JULY 21, 2022 — UNLOCKED EDITION —
FDA draft guidance on NDI filings, CRN comments
“While CRN appreciates the intention of FDA’s draft guidance, the organization is critical of the Agency’s failure to address major concerns expressed by industry related to FDA’s revised NDI draft guidance, issued in August of 2016,” as noted in coverage in Nutritional Outlook.
“We think there are still a lot of issues with the NDI Draft Guidance,” shared CRN’s Haiuyen Nguyen, vice president of regulatory and nutrition policy, in an interview with NutraIngredients-USA.
To fix those issues, CRN proposed:
FDA should withdraw parts of its 2016 NDI draft guidance that are inconsistent with the intent of the Dietary Supplement Health and Education Act of 1994 (DSHEA).
Few companies will take advantage of enforcement discretion while FDA’s 2016 NDI draft guidance stands and industry concerns remain.
Industry needs an authoritative list of pre-DSHEA dietary ingredients.
An NDI master file system established to protect IP would encourage NDI submissions.
FDA's estimate of 4,600 NDI notifications that should have been submitted is not supported by evidence.
If FDA moves forward with enforcement discretion, the 180-day grace period should be extended.
“Industry has repeatedly implored FDA to address major concerns related to its revised NDI draft guidance issued in August 2016,” said CRN President & CEO Steve Mister. “CRN submitted these comments to ask FDA, once again, to stop putting the NDI cart before the horse.”
What’s next: CRN’s Regulatory Affairs Committee will meet virtually next Thursday, July 28, at 2 pm Eastern. Receive updates via email and the CRN Connect app by signing up for CRN committees via our self-service portal—or contact Gretchen Powers with questions.
Creatine is fundamental for more than just sports nutrition
Rick Kreider, Ph.D., of Texas A&M University, dove into emerging creatine research during CRN’s Sports Nutrition Working Group (SNWG) meeting on July 13. In the meeting, Dr. Kreider presented several research summaries and discussed specific and general benefits of creatine.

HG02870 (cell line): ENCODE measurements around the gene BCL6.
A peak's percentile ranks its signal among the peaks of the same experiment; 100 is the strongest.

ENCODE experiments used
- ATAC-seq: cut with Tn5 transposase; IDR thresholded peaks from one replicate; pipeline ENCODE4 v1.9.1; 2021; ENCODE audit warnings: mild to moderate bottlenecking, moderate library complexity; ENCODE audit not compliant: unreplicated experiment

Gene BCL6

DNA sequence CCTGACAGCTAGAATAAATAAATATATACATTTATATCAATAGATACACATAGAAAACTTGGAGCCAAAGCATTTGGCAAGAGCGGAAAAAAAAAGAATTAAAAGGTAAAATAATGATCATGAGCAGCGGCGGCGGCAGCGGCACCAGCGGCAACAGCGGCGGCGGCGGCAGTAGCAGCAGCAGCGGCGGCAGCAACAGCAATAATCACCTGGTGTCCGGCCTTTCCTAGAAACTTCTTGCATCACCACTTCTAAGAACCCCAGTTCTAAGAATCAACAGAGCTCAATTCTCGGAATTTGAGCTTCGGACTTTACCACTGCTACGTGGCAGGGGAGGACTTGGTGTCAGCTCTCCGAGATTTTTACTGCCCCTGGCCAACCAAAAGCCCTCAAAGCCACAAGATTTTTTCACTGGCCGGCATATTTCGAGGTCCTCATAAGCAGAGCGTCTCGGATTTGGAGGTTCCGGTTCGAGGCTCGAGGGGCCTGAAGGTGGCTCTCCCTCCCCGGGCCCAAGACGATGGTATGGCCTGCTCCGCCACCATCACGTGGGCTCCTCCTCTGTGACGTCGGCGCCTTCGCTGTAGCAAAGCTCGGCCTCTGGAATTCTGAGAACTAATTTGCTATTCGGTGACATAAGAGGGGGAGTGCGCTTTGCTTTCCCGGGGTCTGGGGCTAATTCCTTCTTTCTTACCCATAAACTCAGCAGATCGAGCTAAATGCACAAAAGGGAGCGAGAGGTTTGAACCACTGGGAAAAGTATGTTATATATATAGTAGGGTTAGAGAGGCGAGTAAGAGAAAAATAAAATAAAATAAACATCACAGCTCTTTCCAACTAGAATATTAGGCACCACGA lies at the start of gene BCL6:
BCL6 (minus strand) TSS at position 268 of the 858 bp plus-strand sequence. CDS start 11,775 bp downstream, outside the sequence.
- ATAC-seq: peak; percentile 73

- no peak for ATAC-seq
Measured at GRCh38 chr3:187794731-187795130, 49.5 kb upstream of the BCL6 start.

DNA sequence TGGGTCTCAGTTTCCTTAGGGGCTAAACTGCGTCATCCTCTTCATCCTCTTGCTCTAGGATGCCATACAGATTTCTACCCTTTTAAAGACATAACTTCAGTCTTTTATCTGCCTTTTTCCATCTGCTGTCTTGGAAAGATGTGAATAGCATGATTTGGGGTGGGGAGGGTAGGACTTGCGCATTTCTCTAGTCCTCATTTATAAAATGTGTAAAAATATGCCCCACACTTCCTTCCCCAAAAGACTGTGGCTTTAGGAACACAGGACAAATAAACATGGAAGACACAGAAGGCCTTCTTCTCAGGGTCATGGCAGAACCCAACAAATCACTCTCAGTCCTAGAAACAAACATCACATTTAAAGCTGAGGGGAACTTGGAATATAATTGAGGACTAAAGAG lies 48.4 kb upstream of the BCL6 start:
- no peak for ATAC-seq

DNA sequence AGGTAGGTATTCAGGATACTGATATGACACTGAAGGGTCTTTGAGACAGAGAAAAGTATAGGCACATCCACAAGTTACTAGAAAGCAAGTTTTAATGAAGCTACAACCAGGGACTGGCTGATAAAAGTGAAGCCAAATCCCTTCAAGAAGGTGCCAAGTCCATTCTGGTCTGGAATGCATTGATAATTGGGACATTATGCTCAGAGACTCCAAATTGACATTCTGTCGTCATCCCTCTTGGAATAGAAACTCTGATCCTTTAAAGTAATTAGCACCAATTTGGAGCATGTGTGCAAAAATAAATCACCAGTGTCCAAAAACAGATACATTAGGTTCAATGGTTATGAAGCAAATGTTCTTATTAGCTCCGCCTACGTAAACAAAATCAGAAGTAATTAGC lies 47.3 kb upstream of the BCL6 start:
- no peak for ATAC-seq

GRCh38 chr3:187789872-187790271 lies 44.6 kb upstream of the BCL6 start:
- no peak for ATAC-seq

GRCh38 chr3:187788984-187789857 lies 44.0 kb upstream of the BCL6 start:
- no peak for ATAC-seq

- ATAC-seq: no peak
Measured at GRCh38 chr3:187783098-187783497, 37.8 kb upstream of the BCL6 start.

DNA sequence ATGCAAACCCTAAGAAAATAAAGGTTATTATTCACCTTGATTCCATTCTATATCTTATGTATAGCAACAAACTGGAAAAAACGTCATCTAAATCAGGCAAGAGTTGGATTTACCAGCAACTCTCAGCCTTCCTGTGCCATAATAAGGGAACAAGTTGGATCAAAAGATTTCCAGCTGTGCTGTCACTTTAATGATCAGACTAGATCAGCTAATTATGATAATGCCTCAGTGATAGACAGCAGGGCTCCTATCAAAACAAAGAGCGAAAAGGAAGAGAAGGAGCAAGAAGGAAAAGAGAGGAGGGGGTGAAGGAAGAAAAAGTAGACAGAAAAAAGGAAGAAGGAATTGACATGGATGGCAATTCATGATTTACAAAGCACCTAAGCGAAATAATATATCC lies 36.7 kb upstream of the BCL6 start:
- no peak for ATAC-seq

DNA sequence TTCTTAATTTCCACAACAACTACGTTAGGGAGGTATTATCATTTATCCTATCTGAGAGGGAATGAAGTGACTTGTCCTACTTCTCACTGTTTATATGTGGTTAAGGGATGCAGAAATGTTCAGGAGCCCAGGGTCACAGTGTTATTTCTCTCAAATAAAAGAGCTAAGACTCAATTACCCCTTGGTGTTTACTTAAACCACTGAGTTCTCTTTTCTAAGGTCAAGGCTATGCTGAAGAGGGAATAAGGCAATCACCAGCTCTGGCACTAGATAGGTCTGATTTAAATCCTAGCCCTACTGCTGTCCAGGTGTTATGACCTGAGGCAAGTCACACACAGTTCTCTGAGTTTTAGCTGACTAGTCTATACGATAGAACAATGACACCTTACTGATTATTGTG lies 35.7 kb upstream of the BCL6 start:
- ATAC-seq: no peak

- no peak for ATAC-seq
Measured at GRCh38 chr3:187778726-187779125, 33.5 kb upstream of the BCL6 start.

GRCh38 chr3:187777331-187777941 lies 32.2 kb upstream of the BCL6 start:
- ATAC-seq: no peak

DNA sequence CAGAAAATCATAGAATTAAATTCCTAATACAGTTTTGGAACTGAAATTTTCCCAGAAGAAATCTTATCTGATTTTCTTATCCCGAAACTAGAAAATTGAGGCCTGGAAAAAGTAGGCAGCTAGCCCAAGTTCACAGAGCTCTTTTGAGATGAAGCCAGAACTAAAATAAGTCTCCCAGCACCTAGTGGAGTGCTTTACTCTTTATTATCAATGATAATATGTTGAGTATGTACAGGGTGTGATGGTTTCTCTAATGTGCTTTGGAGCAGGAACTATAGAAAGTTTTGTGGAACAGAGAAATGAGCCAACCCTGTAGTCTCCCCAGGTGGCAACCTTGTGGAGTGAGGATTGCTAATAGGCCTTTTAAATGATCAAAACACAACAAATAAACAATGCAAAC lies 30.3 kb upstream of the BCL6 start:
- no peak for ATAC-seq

Dr. Kreider hit a range of hot topics, including creatine’s role in disease recovery such as chronic fatigue and COVID-19. “Creatine is so intricately involved in metabolic activities, and many of these diseases are improved by improving the availability of creatine,” noted Dr. Kreider. “It also may strengthen the immune system and manage chronic fatigue and recovery.”
“There’s really lots of benefits for general health throughout the lifespan,” said Dr. Kreider. “It’s recommended that all individuals supplement creatine, at least 3 grams a day, throughout the lifespan to optimize the availability of creatine in the body.”
Bottom line: “In the industry, I think we need to transition from not only a sports supplement but really branch into how this can improve general health as one ages,” advised Dr. Kreider.
All CRN members with an interest in sports nutrition may join the SNWG. Meetings assemble virtually on a quarterly basis to discuss topics related to legislative, scientific, regulatory and stakeholder issues related to the role of dietary supplements in sports nutrition. Learn more and sign up via the CRN website self-service member portal.
#Act4Access and inspire others this summer
Help fight hunger this summer! Join your CRN member industry colleagues in accepting the Chairman's Challenge to #Act4Access. Show your leadership in the industry by inspiring other CRN members to take action in fighting hunger.
Go all in: Share your contribution with the hashtag #Act4Access and Record a short video message about your team’s experience.